To draw out; to disengage.

To get the day, to win; to conquer; to gain the victory.

To get together, to collect; to amass.

To get over, to surmount; to conquer; to pass without being obstructed; as, to get over difficulties: also, to recover; as, to get over sickness.

To get above, to surmount; to surpass.

To get up, to prepare and introduce upon the stage; to bring forward.

With a pronoun following, it signifies to betake; to remove; to go; as, get you to bed; get thee out of the land. But this mode of expression can hardly be deemed elegant.

GET, verb intransitive To arrive at any place or state; followed by some modifying word, and sometimes implying difficulty or labor; as,

To get away or away from, to depart; to quit; to leave; or to disengage one's self from.

To get among, to arrive in the midst of; to become one of a number.

To get before, to arrive in front, or more forward.

To get behind, to fall in the rear; to lag.

To get back, to arrive at the place from which one departed; to return.

To get clear, to disengage one's self; to be released, as from confinement, obligation or burden; also, to be freed from danger or embarrassment.

To get down, to descend; to come from an elevation.

To get home, to arrive at one's dwelling.

To get in or into, to arrive within an inclosure, or a mixed body; to pass in; to insinuate one's self.

To get loose or free, to disengage one's self; to be released from confinement.

To get off, to escape; to depart; to get clear; also, to alight; to descend from.

To get out, to depart from an inclosed place or from confinement; to escape; to free one's self from embarrassment.

To get along, to proceed; to advance.

To get rid of, to disengage one's self from; also, to shift off; to remove.

To get together, to meet; to assemble; to convene.

To get up, to arise; to rise from a bed or a seat; also, to ascend; to climb.

To get through, to pass through and reach a point beyond any thing; also, to finish; to accomplish.

To get quit of, to get rid of; to shift off, or to disengage one's self from.

To get forward, to proceed; to advance; also, to prosper; to advance in wealth.

To get near, to approach within a small distance.

To get ahead, to advance; to prosper.

To get on, to proceed; to advance.

To get a mile or other distance, to pass over it in traveling.

To get at, to reach; to make way to.

To get asleep, to fall asleep.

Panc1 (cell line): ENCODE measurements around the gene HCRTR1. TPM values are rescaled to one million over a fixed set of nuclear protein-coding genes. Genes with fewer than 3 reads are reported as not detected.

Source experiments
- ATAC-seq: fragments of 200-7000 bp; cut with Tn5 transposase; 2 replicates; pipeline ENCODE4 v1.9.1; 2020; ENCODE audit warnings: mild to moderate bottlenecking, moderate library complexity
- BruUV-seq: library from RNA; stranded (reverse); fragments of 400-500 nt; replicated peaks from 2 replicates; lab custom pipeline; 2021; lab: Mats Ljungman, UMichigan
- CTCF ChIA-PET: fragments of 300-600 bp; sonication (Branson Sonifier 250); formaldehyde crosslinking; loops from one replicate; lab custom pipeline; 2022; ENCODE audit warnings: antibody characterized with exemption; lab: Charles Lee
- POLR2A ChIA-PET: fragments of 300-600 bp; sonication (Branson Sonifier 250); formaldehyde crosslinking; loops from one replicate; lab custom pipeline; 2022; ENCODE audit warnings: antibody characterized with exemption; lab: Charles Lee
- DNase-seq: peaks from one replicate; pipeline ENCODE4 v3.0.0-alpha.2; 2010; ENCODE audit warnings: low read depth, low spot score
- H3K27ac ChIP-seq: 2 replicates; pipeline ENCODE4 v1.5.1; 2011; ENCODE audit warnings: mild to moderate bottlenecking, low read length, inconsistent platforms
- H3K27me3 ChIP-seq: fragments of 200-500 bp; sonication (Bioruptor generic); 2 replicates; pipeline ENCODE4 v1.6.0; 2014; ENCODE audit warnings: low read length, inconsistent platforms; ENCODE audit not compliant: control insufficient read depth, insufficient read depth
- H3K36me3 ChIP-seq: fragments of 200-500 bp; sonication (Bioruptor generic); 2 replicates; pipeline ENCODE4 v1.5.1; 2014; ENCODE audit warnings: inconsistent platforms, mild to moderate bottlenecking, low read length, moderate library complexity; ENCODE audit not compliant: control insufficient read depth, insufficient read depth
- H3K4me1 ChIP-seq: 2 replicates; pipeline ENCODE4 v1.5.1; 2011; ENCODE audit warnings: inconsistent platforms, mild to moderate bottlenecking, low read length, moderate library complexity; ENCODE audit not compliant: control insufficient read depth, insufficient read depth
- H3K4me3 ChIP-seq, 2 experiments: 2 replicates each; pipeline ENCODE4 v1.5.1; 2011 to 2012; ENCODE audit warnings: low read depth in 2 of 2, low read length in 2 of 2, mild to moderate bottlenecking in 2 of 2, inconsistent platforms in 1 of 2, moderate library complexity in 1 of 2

To get drunk, to become intoxicated.

To get between, to arrive between.

To get to, to reach; to arrive.

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"In the beginning was the WORD" — the power of language is important to me (see Genesis 11:6, John 21:25); e.g., the 1828 definition of "steel" is different than the modern meaning since the Bessemer process wasn't invented until the 1850s.

— Monte (Tucson, AZ)

Word of the Day

importance

IMPORT'ANCE, n.

1. Weight; consequence; a bearing on some interest; that quality of any thing by which it may affect a measure, interest or result. The education of youth is of great importance to a free government. A religious education is of infinite importance to every human being.

2. Weight or consequence in the scale of being.

Thy own importance know.

Nor bound thy narrow views to things below.

3. Weight or consequence in self-estimation.

He believes himself a man of importance.

4. Thing implied; matter; subject; importunity. [In these senses, obsolete.]

Random Word

unbraid

UNBRA'ID, v.t. To separate the strands of a braid; to disentangle.

Noah's 1828 Dictionary

First dictionary of the American Language!

Noah Webster, the Father of American Christian education, wrote the first American dictionary and established a system of rules to govern spelling, grammar, and reading. This master linguist understood the power of words, their definitions, and the need for precise word usage in communication to maintain independence. Webster used the Bible as the foundation for his definitions.

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No other dictionary compares with the Webster's 1828 dictionary. The English language has changed again and again and in many instances has become corrupt. The American Dictionary of the English Language is based upon God's written word, for Noah Webster used the Bible as the foundation for his definitions. This standard reference tool will greatly assist students of all ages in their studies. From American History to literature, from science to the Word of God, this dictionary is a necessity. For homeschoolers as well as avid Bible students it is easy, fast, and sophisticated.